The National History Center of the American Historical Association provides a venue in the nation's capital for all who care about the human past to make history an essential part of public conversations about current events and the shared futures of the United States and the wider world.

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News & Events

Decolonization Seminar

March 26th, 2015

International Seminar on Decolonization 2015 Participants

The National History Seminar is pleased to announce the participants in its tenth and final International Seminar on Decolonization. Each summer the National History Center’s Decolonization seminar brings fifteen historians near the beginning of their careers to Washington, DC for four weeks to research, discuss, and write about the phenomenon of decolonization, or the dissolution […]

Washington History Seminar

March 24th, 2015

March 30: Bruce Kuklick on “Murdering Patrice Lumumba”

When Belgium relinquished control of the Belgian Congo in June 1960, a charismatic Patrice Lumumba became prime minister of the new Republic. Stability immediately broke down. The army mutinied, while Katanga Province seceded. Six months later Lumumba was murdered in Katanga; his undisputed rule as Congo’s first democratically elected leader had lasted ten weeks. Over […]

Washington History Seminar

March 17th, 2015

March 23: Martha Hodes on “Mourning Lincoln”

Public responses to Lincoln’s assassination have been well chronicled, but Martha Hodes is the first to delve into personal and private responses—of African Americans and whites, Yankees and Confederates, soldiers and civilians—investigating the story of the nation’s first presidential assassination on a human scale. Black freedom, the fate of former Confederates, and the future of […]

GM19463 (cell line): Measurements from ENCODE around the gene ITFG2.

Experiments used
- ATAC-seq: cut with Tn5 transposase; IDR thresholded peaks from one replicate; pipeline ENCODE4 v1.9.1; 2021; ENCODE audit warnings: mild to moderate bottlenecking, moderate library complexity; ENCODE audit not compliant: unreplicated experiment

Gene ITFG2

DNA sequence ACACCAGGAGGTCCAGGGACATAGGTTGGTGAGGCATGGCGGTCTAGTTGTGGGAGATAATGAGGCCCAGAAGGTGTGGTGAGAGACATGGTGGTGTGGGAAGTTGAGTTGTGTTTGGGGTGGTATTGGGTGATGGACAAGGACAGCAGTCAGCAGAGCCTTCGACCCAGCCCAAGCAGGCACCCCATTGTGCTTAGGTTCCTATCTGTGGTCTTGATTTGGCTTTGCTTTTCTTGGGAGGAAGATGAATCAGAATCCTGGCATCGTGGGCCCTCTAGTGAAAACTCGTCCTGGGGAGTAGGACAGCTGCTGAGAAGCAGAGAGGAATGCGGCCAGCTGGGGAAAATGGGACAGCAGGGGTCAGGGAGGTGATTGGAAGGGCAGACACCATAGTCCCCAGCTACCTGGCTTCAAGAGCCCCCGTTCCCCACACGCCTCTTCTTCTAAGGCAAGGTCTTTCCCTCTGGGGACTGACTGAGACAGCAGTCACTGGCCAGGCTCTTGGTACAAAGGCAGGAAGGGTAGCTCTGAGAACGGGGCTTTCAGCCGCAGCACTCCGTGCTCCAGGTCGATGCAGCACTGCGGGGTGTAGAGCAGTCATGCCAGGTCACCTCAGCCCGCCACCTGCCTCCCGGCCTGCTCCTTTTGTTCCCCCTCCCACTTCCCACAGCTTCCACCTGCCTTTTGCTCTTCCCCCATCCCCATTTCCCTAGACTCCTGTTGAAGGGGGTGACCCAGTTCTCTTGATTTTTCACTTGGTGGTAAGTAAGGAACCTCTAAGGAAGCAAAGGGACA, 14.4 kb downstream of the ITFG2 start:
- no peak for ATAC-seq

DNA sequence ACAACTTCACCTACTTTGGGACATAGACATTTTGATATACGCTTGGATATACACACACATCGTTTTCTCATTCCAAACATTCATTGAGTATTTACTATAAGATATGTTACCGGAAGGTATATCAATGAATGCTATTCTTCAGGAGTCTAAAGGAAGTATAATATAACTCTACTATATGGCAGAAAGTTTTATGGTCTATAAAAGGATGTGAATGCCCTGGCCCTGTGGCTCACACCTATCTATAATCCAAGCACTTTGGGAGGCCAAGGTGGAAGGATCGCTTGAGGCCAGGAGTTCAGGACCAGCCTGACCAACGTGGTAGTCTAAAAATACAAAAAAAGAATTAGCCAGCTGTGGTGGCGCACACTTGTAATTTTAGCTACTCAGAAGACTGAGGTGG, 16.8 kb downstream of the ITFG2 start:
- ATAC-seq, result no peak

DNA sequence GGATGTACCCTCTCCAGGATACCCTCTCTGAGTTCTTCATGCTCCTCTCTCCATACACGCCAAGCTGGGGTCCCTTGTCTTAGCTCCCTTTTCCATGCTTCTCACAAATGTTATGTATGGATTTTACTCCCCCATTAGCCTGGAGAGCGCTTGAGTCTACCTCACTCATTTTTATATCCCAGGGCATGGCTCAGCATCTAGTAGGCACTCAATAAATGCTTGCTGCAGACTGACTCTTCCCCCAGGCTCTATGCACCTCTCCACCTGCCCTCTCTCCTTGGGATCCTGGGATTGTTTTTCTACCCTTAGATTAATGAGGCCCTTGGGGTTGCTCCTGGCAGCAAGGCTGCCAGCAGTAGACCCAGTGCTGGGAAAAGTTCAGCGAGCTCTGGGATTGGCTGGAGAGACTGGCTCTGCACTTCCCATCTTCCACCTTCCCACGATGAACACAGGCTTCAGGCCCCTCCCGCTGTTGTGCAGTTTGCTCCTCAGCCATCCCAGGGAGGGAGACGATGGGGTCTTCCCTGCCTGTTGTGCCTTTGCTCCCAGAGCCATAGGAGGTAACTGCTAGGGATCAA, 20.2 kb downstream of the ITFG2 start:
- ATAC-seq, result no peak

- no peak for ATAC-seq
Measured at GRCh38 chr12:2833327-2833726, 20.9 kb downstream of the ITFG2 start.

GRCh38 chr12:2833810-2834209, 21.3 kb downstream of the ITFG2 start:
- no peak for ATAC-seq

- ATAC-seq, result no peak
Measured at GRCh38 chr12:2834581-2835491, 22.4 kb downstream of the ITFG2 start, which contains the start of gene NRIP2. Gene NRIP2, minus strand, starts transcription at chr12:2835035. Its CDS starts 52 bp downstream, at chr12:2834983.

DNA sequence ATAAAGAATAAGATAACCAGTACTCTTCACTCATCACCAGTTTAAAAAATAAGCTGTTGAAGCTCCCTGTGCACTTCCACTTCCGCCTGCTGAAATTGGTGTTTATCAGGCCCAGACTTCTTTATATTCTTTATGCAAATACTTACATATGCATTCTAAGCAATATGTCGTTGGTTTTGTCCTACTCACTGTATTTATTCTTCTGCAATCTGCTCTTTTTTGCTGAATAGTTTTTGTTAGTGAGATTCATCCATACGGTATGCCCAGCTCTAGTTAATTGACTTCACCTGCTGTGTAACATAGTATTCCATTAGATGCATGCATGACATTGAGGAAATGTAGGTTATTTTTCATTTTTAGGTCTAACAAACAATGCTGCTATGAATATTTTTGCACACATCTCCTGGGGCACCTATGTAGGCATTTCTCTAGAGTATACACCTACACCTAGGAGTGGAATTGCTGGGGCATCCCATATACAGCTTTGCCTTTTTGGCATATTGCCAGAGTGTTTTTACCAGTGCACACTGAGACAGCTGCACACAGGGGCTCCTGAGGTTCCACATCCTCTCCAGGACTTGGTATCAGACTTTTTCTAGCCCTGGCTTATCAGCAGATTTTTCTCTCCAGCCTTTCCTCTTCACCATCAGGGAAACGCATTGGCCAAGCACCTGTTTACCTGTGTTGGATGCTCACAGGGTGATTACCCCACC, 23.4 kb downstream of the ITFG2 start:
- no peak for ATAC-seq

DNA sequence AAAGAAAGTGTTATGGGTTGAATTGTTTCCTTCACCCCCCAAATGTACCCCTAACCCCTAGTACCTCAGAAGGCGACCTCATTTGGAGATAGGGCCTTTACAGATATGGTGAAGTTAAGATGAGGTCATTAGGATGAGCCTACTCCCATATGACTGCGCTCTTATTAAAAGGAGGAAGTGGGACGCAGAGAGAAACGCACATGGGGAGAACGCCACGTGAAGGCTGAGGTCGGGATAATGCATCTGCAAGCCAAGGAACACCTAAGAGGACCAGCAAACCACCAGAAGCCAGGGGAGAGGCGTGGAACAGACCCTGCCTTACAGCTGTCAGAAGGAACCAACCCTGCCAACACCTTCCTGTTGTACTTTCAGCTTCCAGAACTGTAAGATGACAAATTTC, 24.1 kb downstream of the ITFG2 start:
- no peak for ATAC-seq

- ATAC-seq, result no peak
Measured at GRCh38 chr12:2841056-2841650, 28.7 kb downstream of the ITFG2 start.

Washington History Seminar

March 11th, 2015

March 16: William LeoGrande and Peter Kornbluh on “Back Channel to Cuba: The Hidden History of Negotiations Between Washington and Havana”

Authors William M. LeoGrande and Peter Kornbluh will talk about their new book chronicling the untold history of attempts at reconciliation between the United States and Cuba. From John F. Kennedy’s offering of an olive branch to Fidel Castro after the missile crisis, to Henry Kissinger’s top secret quest for normalization, to Barack Obama’s promise […]

Washington History Seminar

March 3rd, 2015

March 9: Carol Anderson on “The Danger of the Single Story: African Americans’ Anticolonialism in the Early Cold War”

We know the story. Historians have told it for more than forty years. After the onset of the Cold War, fierce anticolonialism emanated solely out of the black left, which paid dearly for opposing U.S. imperial policy. Paul and Eslanda Robeson, W.E.B. Du Bois, W. Alphaeus Hunton, and even, in his own twisted way, Max […]